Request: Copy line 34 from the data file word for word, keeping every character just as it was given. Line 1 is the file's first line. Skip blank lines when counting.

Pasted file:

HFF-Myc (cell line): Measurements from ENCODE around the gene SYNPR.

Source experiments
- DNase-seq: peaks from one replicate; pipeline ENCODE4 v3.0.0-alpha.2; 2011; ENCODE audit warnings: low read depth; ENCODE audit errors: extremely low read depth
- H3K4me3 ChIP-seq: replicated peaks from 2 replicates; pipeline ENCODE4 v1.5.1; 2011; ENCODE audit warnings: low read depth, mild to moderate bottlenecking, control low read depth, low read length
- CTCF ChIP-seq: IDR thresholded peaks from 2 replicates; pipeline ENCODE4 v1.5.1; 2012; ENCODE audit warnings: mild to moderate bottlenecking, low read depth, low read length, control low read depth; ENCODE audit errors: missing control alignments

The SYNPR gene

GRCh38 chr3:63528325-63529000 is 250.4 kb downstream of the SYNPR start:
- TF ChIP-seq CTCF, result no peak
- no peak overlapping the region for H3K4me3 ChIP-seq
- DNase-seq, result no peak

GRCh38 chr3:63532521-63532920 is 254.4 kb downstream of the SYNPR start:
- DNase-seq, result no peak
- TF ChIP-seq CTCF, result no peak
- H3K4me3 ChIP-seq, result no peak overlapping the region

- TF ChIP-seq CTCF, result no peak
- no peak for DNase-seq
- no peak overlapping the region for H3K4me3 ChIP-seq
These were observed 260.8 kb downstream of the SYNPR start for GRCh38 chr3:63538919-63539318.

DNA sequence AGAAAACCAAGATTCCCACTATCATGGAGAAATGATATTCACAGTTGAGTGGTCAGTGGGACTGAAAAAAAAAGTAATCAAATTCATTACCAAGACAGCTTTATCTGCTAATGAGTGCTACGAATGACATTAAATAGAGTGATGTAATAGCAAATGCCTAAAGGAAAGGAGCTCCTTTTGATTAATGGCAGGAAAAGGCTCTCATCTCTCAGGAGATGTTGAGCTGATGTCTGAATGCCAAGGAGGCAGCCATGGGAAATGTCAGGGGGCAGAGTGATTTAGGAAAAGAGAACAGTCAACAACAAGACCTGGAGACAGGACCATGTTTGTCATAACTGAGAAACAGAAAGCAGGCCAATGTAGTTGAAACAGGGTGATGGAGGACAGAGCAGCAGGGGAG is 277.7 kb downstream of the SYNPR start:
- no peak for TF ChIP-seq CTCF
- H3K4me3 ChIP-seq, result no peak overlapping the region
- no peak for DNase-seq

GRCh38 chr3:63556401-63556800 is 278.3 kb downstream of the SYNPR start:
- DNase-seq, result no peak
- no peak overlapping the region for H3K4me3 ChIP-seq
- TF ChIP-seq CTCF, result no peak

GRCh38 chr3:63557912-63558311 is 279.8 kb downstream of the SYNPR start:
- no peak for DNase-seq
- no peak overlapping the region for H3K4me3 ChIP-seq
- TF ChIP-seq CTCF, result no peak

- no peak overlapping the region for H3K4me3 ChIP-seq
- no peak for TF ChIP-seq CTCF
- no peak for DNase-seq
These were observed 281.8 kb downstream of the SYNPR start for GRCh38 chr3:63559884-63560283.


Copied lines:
These were observed 281.8 kb downstream of the SYNPR start for GRCh38 chr3:63559884-63560283.